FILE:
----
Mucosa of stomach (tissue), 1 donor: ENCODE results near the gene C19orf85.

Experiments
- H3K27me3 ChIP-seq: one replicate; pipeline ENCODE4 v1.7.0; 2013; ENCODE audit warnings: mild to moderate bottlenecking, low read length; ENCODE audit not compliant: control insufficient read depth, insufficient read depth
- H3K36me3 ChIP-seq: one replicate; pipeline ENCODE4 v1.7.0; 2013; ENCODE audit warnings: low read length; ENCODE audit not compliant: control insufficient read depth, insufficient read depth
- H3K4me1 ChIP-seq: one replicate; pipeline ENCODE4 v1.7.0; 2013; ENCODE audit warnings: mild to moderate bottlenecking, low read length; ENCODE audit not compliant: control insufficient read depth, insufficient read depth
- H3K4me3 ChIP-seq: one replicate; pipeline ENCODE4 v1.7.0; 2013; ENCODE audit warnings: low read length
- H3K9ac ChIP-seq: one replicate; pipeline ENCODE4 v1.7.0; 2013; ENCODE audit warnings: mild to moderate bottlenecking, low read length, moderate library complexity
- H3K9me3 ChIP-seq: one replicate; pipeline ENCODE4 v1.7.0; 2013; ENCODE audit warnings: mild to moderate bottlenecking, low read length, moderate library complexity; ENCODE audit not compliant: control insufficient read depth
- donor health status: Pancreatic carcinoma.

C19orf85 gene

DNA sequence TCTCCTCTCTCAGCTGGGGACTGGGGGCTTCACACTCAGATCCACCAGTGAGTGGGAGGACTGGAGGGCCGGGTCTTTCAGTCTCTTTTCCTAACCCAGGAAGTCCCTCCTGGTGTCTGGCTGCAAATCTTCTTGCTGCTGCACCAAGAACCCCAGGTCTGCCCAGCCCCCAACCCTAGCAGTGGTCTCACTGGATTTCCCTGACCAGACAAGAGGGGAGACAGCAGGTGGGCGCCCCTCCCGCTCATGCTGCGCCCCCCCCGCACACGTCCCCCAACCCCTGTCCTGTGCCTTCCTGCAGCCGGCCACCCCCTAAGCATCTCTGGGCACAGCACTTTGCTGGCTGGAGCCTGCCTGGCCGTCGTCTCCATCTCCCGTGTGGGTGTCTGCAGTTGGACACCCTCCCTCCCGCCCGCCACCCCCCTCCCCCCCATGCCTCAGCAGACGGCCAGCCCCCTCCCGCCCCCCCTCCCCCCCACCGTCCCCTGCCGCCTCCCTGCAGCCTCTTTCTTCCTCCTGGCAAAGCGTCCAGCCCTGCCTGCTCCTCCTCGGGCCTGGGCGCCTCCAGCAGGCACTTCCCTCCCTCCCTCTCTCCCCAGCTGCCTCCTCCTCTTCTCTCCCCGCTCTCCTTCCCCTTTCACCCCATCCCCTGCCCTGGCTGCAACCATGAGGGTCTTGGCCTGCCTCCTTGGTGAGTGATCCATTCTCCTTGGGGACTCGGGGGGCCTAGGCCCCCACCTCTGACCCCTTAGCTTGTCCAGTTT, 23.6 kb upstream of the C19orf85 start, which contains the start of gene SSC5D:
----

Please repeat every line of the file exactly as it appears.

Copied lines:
Mucosa of stomach (tissue), 1 donor: ENCODE results near the gene C19orf85.

Experiments
- H3K27me3 ChIP-seq: one replicate; pipeline ENCODE4 v1.7.0; 2013; ENCODE audit warnings: mild to moderate bottlenecking, low read length; ENCODE audit not compliant: control insufficient read depth, insufficient read depth
- H3K36me3 ChIP-seq: one replicate; pipeline ENCODE4 v1.7.0; 2013; ENCODE audit warnings: low read length; ENCODE audit not compliant: control insufficient read depth, insufficient read depth
- H3K4me1 ChIP-seq: one replicate; pipeline ENCODE4 v1.7.0; 2013; ENCODE audit warnings: mild to moderate bottlenecking, low read length; ENCODE audit not compliant: control insufficient read depth, insufficient read depth
- H3K4me3 ChIP-seq: one replicate; pipeline ENCODE4 v1.7.0; 2013; ENCODE audit warnings: low read length
- H3K9ac ChIP-seq: one replicate; pipeline ENCODE4 v1.7.0; 2013; ENCODE audit warnings: mild to moderate bottlenecking, low read length, moderate library complexity
- H3K9me3 ChIP-seq: one replicate; pipeline ENCODE4 v1.7.0; 2013; ENCODE audit warnings: mild to moderate bottlenecking, low read length, moderate library complexity; ENCODE audit not compliant: control insufficient read depth
- donor health status: Pancreatic carcinoma.

C19orf85 gene

DNA sequence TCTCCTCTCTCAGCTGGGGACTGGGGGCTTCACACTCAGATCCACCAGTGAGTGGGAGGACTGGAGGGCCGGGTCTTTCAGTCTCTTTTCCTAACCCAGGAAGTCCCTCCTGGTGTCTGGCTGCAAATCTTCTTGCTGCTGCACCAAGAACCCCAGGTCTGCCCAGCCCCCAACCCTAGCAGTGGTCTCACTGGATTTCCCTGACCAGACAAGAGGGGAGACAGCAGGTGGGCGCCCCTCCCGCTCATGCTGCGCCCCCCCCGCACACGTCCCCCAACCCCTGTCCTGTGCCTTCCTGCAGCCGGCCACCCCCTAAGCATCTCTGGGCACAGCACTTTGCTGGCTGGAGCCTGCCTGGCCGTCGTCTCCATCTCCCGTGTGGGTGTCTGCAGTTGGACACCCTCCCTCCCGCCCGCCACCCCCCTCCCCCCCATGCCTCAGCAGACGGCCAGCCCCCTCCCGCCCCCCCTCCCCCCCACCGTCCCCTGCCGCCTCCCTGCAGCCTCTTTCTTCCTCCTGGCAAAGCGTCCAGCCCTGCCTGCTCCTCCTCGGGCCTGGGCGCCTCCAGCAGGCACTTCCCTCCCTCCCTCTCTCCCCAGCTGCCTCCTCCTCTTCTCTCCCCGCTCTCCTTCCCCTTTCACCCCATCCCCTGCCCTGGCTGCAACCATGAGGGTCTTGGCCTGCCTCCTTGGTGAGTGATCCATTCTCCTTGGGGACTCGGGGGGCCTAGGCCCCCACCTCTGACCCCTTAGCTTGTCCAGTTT, 23.6 kb upstream of the C19orf85 start, which contains the start of gene SSC5D: